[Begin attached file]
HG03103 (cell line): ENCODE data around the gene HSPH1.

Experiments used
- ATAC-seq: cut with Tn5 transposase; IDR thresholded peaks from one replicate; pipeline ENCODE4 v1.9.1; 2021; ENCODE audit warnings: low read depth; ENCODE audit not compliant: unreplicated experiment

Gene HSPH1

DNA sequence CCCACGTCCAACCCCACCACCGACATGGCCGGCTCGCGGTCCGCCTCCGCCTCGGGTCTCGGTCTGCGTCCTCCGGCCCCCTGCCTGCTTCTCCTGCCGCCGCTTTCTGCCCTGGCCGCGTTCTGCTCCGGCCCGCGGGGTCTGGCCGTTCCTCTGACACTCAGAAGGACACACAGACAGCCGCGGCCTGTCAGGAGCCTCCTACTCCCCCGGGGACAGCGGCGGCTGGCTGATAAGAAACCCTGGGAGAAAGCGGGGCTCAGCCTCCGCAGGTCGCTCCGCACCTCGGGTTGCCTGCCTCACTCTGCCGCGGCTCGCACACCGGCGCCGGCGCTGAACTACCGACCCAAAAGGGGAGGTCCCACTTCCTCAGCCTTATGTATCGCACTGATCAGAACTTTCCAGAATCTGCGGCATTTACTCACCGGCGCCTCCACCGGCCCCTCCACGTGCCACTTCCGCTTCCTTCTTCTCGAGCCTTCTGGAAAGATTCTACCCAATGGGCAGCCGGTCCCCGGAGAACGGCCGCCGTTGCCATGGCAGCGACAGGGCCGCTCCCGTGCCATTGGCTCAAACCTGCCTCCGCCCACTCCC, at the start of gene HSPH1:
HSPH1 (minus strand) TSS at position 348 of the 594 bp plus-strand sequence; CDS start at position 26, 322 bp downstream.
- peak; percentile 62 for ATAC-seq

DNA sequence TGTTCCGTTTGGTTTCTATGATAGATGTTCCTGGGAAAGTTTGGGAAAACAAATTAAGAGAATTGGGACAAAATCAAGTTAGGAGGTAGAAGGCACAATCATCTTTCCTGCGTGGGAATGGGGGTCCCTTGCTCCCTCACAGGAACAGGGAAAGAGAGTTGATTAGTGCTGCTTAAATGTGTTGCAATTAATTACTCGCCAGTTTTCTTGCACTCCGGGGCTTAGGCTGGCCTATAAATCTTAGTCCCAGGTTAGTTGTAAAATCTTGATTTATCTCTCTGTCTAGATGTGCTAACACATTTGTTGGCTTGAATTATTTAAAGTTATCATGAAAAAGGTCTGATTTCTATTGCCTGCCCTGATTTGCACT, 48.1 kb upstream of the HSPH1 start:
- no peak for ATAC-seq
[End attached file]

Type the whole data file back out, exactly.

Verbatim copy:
HG03103 (cell line): ENCODE data around the gene HSPH1.

Experiments used
- ATAC-seq: cut with Tn5 transposase; IDR thresholded peaks from one replicate; pipeline ENCODE4 v1.9.1; 2021; ENCODE audit warnings: low read depth; ENCODE audit not compliant: unreplicated experiment

Gene HSPH1

DNA sequence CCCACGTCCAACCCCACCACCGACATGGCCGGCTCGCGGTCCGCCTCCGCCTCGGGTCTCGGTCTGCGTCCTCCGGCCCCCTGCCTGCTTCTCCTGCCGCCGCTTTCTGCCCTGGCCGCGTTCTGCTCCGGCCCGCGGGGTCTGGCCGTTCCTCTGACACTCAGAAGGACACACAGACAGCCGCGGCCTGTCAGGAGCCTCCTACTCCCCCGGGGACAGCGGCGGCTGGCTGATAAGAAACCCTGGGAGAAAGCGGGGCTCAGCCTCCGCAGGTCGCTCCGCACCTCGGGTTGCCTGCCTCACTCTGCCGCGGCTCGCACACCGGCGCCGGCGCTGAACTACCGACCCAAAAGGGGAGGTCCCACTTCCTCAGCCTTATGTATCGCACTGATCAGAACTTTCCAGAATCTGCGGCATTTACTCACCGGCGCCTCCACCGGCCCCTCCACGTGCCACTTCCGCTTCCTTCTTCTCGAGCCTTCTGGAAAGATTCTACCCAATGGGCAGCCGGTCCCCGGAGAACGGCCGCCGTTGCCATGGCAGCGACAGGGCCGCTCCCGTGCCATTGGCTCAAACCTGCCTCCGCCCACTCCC, at the start of gene HSPH1:
HSPH1 (minus strand) TSS at position 348 of the 594 bp plus-strand sequence; CDS start at position 26, 322 bp downstream.
- peak; percentile 62 for ATAC-seq

DNA sequence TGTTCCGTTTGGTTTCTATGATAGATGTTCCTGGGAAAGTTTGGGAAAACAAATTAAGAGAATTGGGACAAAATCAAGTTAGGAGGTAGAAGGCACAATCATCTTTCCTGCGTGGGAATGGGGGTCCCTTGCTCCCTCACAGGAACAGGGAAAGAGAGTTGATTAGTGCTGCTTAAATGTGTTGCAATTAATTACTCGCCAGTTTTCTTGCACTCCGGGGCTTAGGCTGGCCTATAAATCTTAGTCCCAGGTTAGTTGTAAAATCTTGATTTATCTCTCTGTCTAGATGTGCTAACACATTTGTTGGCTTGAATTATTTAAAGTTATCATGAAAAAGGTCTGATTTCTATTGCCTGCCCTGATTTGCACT, 48.1 kb upstream of the HSPH1 start:
- no peak for ATAC-seq